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Former CU hoopster retires to second career

HUNTSVILLE, AL – For the second time this summer, a former Chowan University men’s basketball player has left the professional ranks, but he leaves an outstanding career behind.

Suffolk native Quinton McDuffie officially announced his retirement in July, ending a five-year career that took him from eastern Asia to South America and back and forth across several continents.

While his leave-taking from the sport he’s played since childhood was bittersweet, McDuffie will now pursue another lifelong dream: working in law enforcement.

Former Chowan University basketball player Quinton McDuffie (in grey) played professionally across four continents in five years as a pro. In July he announced his athletic retirement to pursue his next career as a juvenile probation officer.

“I have so many fans from across the world as well as in the 252 area that ask me all the time if I am still playing ball,” McDuffie says with a laugh from his home in Huntsville, Alabama.

A 2013 Criminal Justice Major at Chowan, McDuffie went on to earn a Masters degree in Criminology from Troy University in Montgomery, AL.

“I want to show my family, friends, and fans all the things I’ve done thanks to the game of basketball,” he added. “I also hope to show them the next phase in my life as well.”

The Nansemond River High product began his college career with a one-year stint at NCAA Division III Virginia Wesleyan University in Virginia Beach in 2008-09, where he averaged 12.3 points per game and seven rebounds per game.

He left the Marlins after one season and moved south to Alabama State University in 2009-10, but never played due to the NCAA transfer rule. That’s when he landed back close to home at Chowan.

McDuffie played three seasons for the Hawks (2010-2013), collecting 140 rebounds his junior season and averaging 15.2 points per game and 4.7 rebounds a game his senior year.  In 2012-13 he was also pre-season All-CIAA, made the All-CIAA First Team, and was on the 2013 CIAA All- Tournament team. He also became an inductee into Chowan’s ‘1,000 Point Club.’

“After I played at CU, I moved to San Diego and signed to play in Moscow, Russia for the 2013-2014 season,” McDuffie recalled. “However, I was cut midway thru pre-season camp.”

But McDuffie’s time on the continent of Asia wasn’t over. He then signed to play in Ulan Bator, Mongolia for the rest of the season, and averaged 21.9 ppg, 9.2 rpg, and 4.2 assists per game, in 39 minutes on the floor each game night.

After the season in Mongolia, he signed to play in Cantabria, Spain for the 2014-2015 season, and during the following 2015-2016 season, he signed to play in Buenos Aires, Argentina.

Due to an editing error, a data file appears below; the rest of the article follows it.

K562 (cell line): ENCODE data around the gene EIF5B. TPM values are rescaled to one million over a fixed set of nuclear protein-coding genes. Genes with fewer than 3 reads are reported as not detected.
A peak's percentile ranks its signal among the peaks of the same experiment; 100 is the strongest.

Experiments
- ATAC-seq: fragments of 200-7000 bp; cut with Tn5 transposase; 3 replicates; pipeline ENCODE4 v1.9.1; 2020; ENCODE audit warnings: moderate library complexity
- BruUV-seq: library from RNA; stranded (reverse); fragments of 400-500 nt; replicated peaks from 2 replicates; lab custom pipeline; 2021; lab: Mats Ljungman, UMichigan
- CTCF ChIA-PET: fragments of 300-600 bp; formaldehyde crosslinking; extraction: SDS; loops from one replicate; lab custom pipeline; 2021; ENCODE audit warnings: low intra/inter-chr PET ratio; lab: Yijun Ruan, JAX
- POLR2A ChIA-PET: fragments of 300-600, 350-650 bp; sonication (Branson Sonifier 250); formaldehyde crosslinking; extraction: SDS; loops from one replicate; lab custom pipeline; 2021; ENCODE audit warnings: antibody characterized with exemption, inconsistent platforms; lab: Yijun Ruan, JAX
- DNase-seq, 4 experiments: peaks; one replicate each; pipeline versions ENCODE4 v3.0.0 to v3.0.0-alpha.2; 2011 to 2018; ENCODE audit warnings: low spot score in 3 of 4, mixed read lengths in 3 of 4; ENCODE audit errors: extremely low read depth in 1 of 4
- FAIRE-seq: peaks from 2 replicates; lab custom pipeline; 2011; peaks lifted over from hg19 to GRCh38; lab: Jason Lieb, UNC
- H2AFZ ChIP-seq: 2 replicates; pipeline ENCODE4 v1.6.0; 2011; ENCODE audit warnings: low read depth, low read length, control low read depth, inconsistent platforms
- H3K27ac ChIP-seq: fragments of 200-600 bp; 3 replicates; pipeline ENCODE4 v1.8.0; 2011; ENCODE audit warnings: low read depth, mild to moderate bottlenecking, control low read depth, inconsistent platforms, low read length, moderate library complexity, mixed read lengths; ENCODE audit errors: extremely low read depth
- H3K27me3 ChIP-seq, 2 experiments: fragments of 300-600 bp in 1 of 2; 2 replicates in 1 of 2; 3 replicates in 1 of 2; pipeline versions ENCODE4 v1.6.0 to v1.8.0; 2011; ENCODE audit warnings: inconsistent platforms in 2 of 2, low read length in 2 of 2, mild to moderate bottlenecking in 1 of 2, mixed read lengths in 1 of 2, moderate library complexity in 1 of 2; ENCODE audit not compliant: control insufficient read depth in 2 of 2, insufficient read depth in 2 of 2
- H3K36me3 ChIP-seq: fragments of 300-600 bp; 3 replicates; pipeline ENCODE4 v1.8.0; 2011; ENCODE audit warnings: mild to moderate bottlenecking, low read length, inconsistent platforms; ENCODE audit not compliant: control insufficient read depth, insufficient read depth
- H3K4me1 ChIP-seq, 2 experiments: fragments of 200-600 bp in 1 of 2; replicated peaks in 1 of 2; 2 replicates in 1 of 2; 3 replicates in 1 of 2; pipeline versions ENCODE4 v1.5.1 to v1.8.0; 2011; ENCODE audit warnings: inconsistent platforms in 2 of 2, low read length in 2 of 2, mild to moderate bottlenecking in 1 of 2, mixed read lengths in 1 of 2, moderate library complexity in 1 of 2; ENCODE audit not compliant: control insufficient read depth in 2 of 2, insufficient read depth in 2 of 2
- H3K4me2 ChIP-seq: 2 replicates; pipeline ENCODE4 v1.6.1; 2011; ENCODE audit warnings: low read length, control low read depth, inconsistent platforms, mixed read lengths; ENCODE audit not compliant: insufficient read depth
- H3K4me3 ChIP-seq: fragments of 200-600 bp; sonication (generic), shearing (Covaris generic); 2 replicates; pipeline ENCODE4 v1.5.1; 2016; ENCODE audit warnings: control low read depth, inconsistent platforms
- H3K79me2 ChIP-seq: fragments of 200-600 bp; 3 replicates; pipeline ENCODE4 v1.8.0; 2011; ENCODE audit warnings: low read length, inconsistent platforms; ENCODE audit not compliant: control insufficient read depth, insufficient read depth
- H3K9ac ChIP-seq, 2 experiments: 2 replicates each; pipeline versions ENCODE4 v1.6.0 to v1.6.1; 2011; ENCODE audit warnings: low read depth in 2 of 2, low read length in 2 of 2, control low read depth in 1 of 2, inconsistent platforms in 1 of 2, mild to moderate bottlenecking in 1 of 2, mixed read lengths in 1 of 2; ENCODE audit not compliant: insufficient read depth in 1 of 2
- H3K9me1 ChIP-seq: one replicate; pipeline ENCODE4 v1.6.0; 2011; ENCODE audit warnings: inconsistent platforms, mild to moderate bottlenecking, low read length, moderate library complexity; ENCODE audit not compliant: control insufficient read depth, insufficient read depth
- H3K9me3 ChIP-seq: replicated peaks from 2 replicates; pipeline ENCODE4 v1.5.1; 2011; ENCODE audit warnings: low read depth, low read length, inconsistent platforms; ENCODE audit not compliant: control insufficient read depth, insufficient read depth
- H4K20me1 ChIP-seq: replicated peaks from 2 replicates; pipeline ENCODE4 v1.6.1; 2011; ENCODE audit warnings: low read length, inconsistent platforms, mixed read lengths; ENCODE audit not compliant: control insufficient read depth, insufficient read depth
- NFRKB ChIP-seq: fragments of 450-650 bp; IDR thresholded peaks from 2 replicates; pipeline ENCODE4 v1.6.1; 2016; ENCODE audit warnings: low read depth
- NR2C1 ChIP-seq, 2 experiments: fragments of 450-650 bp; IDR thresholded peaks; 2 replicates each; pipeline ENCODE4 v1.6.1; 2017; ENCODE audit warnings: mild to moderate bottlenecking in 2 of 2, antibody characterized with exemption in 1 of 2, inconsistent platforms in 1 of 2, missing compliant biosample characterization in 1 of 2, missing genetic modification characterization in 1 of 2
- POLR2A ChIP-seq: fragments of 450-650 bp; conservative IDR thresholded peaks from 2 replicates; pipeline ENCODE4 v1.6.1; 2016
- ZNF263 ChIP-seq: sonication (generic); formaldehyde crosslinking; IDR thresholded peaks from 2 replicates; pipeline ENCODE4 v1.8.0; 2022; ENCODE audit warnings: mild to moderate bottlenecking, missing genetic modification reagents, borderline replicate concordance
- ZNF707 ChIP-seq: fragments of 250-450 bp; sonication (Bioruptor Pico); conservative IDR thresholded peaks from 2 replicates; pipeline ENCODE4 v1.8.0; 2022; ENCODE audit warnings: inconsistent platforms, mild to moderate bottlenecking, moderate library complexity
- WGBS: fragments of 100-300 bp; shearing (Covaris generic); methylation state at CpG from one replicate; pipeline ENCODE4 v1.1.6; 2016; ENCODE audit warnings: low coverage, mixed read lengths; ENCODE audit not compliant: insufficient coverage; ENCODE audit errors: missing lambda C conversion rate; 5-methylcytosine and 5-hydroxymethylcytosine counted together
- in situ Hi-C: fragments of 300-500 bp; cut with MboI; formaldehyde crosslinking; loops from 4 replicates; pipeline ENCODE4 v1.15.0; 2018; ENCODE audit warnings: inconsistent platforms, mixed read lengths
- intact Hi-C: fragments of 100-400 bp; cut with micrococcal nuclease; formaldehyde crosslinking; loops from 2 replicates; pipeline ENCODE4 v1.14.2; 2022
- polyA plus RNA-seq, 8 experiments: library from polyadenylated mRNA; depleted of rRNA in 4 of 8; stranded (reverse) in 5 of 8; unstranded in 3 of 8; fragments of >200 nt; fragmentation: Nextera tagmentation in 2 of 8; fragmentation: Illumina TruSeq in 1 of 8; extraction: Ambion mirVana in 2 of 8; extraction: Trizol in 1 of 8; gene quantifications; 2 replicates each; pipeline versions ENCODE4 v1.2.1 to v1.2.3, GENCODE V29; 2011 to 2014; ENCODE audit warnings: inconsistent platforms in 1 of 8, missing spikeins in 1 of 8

The 2016-2017 season found McDuffie crisscrossing the globe once again, playing in Sarajevo, Bosnia in the A-1 League of Euro basketball and averaging 16.4 ppg and 7.0 rpg.

However, McDuffie left the Bosnian team in December 2016, returning to South America where he signed to play basketball in Lima, Peru and had his best season as a pro, averaging 33.4 ppg and 11.5 rpg. Four times he earned “Player of the Game” in leading his team to the second-round of the LNB playoffs.

“I signed to play in LSB league Nicaragua for the 2018 season but was offered a position that I am currently working in,” McDuffie said. “I have now moved on from the game of basketball into my second career which is working in Law Enforcement as a Juvenile Detention Officer.”

While basketball dominated his life the past six years, McDuffie called achieving his Master’s degree in 2016; the accomplishment he is most proud of.

“I think athletes pursuing higher education degrees are very important because it provides you with a safety net and positions you for life after sports,” McDuffie said. “It was definitely difficult keeping up with basketball and school, but my mom, Lisa McDuffie, continued to encourage me to keep going further in life.”

Not only has McDuffie furthered his education, but he has also started his own management company, McDuffie Management and Consultant Group. He, along with a couple of investors, started the project to help players from smaller universities seek opportunities beyond the game.

“We want to help players – NCAA Division-I mid-majors, NCAA DII, DIII and NAIA – who don’t get the same type of opportunities as the bigger NCAA schools,” McDuffie said. “The goal is to help as many guys as possible live out their dreams the same way that I have.”

McDuffie says while looking ahead to new pursuits, he looks back on the last half-decade with no regrets.

“Honestly, it’s been a blessing for me,” McDuffie said of his playing career. “I’ve enjoyed every moment, from the traveling, sightseeing, teammates, basketball, etc., I just tried to soak it all in and learn from everything around me. This just helps close a chapter to what isn’t an ending in my life, but a beginning. I know that I am bigger than basketball.”